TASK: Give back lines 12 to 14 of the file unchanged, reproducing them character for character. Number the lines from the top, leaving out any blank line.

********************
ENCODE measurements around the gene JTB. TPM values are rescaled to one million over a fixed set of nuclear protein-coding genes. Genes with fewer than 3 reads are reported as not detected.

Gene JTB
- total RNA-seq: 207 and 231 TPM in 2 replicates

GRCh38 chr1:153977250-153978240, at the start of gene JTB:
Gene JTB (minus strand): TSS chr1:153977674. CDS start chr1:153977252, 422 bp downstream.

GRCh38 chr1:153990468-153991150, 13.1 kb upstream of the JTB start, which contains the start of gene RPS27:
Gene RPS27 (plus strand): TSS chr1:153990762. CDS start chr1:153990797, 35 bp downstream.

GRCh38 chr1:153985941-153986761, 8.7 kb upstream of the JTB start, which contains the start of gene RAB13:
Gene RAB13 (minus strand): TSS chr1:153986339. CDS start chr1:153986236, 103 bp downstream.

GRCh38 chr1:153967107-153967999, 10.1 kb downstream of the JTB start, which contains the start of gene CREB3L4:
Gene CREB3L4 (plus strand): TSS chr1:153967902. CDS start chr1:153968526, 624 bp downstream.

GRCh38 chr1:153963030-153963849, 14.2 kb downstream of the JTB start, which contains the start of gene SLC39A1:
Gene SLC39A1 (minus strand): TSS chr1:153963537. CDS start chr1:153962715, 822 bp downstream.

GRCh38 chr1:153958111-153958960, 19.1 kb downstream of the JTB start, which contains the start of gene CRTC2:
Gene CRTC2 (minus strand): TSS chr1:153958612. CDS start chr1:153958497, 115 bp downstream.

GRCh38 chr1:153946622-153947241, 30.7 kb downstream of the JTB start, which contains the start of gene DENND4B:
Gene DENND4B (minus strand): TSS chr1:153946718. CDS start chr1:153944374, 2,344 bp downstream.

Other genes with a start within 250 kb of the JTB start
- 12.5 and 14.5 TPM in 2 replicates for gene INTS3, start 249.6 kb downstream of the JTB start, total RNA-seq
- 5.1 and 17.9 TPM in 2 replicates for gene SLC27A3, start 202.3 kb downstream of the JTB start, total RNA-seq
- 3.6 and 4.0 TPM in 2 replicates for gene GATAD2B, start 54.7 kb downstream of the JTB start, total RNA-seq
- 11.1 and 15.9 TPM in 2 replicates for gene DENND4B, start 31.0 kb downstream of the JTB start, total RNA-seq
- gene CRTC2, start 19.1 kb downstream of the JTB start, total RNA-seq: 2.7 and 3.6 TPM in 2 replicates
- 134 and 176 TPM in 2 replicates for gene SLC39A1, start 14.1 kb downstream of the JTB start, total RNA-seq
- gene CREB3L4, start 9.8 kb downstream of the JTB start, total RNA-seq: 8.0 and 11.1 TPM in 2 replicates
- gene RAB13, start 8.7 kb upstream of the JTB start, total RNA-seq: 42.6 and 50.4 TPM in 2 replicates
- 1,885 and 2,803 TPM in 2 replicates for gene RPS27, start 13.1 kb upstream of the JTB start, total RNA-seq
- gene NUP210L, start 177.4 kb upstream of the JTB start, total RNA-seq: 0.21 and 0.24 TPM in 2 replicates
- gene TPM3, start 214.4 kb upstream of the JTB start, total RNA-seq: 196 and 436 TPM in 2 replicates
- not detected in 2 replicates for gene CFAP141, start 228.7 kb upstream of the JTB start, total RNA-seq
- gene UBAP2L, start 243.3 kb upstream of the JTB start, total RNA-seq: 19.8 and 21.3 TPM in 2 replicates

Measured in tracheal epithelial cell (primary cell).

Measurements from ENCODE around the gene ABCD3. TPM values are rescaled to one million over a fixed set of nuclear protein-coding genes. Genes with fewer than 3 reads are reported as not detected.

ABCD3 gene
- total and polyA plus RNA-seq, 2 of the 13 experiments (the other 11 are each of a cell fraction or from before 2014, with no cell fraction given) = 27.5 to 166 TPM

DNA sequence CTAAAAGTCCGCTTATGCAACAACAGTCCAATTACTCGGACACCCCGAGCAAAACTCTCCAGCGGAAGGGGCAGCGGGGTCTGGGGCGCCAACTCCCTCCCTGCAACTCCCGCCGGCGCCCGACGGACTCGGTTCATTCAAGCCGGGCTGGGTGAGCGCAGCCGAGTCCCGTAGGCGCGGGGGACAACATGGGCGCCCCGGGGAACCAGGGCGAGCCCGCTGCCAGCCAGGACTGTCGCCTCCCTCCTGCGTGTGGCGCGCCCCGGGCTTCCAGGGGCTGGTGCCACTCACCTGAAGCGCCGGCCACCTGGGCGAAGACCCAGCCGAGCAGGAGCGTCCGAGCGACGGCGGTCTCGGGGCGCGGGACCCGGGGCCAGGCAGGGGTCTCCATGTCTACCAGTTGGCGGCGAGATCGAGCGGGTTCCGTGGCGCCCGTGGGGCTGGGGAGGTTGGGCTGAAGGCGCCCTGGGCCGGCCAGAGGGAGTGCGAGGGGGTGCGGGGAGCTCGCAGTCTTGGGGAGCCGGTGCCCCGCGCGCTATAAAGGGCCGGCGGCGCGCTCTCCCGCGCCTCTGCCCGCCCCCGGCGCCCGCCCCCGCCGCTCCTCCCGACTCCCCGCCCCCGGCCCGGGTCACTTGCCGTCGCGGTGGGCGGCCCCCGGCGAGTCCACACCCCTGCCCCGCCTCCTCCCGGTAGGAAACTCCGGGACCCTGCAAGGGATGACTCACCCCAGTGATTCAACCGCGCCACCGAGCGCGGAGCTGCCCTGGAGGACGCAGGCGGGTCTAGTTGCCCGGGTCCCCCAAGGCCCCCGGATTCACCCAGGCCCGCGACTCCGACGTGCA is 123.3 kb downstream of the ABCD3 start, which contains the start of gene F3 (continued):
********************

GRCh38 chr1:153963030-153963849, 14.2 kb downstream of the JTB start, which contains the start of gene SLC39A1:
Gene SLC39A1 (minus strand): TSS chr1:153963537. CDS start chr1:153962715, 822 bp downstream.

GRCh38 chr1:153958111-153958960, 19.1 kb downstream of the JTB start, which contains the start of gene CRTC2: